Some eels have proven they can use Earth’s magnetic fields to navigate the expansive Atlantic Ocean.
The Earth and its eels
Lewis C. Naisbett-Jones, at Lohmann Lab at the Department of Biology, University of North Carolina, began studying eels after discovering juvenile European eels undertake a migration from the Sargasso Sea to Europe. This journey is nearly 6,000 km.
Naisbett-Jones explains that the adults return to the Sargasso Sea some 15 years later.
“This fascinated me, particularly from a navigational perspective, and after realizing that we still didn’t know how these eels achieve this journey, I decided to study it myself,” he adds.
Naisbett-Jones’ study was extensive. In order to figure out how the eels navigate, he took almost 1,000 young European eels, and placed the eels in apparatuses that mimic the Earth’s magnetic field at three points—each point featured a different intensity and direction.
Every day for a month, Naisbett-Jones took 16 eels and placed one eel in each container. He then turned on the magnetic coil that surrounded the container and allowed the eels to choose where to go.
“[O]verall, the eels did indeed respond to the magnetic fields. And they did so in a way that, had they been in the Atlantic Ocean, would have directed them into the Gulf Stream,” NPR reports.
The study was able to show that eels can, in fact, use positional information during their ocean migrations.
Although freshwater life-history stages of eels have been relatively well studied, researchers have barely scraped the surface with the oceanic stages.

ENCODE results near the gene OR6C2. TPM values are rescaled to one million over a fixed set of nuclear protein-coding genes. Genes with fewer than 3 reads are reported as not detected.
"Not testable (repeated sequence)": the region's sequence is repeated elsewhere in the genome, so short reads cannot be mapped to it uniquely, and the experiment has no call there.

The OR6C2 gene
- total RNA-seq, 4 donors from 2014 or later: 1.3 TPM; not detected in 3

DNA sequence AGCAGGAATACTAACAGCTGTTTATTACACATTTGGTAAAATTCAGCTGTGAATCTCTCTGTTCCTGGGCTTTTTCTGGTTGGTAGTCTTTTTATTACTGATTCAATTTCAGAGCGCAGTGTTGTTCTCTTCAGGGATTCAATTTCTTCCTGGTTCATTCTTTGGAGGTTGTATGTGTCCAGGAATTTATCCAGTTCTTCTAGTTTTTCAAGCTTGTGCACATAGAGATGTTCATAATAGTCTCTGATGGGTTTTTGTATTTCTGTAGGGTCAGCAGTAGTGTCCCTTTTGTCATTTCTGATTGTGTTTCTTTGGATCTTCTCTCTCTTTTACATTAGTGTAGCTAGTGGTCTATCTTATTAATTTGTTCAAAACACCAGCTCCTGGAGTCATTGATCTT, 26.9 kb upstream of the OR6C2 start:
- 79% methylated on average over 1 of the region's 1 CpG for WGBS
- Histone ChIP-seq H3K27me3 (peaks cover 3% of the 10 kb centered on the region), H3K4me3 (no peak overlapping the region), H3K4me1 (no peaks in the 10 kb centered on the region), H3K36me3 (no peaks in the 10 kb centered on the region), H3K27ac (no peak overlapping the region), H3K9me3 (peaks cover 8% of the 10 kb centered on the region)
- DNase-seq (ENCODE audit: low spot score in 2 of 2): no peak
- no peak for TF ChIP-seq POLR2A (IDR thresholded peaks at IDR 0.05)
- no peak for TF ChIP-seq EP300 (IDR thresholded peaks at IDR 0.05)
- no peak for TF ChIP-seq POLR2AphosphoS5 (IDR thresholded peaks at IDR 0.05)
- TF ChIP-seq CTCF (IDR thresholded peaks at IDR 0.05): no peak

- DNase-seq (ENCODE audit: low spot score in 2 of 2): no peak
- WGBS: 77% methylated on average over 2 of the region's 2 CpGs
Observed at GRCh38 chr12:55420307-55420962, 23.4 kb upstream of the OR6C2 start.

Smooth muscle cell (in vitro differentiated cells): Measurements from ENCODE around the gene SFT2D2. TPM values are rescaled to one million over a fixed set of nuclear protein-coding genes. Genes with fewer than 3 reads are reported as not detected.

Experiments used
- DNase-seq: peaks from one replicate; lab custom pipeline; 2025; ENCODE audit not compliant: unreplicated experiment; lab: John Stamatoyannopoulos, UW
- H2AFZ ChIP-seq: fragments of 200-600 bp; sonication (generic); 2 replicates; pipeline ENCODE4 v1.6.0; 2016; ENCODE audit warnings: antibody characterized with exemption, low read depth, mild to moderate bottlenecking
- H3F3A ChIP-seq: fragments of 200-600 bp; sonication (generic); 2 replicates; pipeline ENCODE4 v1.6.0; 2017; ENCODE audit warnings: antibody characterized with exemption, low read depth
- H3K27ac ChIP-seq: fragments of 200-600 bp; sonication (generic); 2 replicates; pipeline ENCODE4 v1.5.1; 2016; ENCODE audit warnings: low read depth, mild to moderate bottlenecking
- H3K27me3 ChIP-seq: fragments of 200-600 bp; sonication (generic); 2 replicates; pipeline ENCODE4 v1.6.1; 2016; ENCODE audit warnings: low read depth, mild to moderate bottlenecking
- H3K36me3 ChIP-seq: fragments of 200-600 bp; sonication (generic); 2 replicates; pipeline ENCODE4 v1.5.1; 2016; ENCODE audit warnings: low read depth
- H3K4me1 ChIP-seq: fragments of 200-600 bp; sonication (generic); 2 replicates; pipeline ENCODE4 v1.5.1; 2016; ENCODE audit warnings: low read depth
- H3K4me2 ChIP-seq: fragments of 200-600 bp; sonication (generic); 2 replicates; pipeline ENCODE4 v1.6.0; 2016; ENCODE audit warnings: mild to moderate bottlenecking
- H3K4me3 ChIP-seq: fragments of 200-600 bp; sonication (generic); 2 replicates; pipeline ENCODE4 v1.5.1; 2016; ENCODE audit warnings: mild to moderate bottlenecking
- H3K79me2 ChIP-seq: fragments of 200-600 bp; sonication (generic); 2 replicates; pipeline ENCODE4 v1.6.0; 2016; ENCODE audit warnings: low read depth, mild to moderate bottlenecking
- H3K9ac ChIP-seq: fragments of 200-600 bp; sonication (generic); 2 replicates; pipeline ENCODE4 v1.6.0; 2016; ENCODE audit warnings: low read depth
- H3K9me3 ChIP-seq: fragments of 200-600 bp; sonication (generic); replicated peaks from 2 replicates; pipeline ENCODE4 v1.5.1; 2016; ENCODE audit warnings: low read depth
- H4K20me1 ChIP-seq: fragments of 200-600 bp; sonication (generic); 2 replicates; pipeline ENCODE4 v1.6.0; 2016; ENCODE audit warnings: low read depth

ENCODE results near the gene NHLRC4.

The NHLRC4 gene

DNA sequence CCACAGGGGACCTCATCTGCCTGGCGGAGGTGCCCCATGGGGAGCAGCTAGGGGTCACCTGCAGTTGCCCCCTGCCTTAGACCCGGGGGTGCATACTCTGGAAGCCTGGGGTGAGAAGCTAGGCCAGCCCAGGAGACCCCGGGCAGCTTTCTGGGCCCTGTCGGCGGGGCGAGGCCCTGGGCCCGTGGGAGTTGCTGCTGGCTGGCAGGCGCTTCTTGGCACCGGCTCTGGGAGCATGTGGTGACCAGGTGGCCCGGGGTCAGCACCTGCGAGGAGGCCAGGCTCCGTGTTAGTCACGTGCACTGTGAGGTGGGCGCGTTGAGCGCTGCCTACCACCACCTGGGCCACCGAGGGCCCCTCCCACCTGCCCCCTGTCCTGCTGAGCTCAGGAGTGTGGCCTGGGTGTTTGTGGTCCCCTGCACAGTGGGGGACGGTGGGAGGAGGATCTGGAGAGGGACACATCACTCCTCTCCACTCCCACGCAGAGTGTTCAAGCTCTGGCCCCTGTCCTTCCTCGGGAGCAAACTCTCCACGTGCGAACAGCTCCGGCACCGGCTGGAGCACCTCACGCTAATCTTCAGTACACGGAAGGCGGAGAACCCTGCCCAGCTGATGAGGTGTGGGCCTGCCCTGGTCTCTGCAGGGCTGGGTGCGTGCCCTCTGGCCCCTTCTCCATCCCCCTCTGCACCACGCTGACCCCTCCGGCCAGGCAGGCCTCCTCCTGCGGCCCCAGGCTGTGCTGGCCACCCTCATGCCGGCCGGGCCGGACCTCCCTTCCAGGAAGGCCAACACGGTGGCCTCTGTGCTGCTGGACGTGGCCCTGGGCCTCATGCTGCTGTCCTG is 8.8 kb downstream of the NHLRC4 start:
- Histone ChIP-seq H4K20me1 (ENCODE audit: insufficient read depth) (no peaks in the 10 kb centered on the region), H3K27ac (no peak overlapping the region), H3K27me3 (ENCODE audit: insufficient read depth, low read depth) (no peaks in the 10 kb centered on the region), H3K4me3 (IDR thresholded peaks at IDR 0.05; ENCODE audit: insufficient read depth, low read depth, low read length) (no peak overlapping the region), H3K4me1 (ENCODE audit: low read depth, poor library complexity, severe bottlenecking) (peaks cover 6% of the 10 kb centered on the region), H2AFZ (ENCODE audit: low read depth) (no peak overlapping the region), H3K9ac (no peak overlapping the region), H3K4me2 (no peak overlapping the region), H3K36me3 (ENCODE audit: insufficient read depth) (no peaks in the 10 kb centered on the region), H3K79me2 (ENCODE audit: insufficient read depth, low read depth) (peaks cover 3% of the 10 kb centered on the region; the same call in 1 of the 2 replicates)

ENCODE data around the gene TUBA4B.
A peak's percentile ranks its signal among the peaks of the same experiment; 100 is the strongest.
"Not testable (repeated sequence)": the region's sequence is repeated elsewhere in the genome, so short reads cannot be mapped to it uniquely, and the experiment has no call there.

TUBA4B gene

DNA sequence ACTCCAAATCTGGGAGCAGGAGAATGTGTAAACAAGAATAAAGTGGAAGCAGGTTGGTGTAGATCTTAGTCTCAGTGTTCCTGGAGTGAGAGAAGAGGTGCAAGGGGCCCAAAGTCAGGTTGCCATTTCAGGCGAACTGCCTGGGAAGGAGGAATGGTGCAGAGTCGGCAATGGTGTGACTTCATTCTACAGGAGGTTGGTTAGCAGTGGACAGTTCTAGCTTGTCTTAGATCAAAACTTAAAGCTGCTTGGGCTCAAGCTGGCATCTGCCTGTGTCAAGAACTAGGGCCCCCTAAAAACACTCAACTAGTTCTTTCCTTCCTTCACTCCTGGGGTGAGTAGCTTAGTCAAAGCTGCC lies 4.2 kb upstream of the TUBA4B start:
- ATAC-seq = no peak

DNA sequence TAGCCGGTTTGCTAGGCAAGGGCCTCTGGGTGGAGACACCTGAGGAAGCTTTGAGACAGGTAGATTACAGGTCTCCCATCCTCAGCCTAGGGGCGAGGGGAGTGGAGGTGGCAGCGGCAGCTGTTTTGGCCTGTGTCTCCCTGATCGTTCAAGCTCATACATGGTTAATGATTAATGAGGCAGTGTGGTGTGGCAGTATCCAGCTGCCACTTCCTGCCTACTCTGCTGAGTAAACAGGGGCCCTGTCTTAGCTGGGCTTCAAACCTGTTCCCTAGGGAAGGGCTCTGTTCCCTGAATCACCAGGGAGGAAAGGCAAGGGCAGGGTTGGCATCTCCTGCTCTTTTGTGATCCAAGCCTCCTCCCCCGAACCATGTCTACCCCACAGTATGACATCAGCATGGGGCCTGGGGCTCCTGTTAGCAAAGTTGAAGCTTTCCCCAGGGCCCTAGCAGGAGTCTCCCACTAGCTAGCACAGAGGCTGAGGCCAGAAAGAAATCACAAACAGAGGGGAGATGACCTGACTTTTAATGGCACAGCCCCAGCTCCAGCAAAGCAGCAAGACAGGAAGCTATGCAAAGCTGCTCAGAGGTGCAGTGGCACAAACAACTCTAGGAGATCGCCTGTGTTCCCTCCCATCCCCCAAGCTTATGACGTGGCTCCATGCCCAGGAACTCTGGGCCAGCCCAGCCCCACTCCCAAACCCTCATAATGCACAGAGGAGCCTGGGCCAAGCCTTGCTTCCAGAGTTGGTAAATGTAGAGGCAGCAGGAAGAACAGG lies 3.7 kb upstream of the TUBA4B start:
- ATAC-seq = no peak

“We still don’t know exactly where the American and European eels spawn, nor have any eggs ever been collected for these species in the wild,” Naisbett-Jones says.
“They’re rather elusive!”
Naisbett-Jones adds that the research could go in many directions from here. However, he’d like examine the research in a geomagnetic map-sense and see if that “sense” is the means by which adult silver eels relocate to the Sargasso Sea breeding areas.
Naisbett-Jones would also like to examine if geomagnetic navigation will remain the leading hypothesis for how many long-distance migrants journey.
Currently, though, he’s researching another sea creature’s travels.
“I’m working on a project that’s looking at geomagnetic compass navigation with loggerhead sea turtles,” Naisbett-Jones says.
“Unfortunately, I can’t say much more right now, but I do hope to work with eels again soon!”
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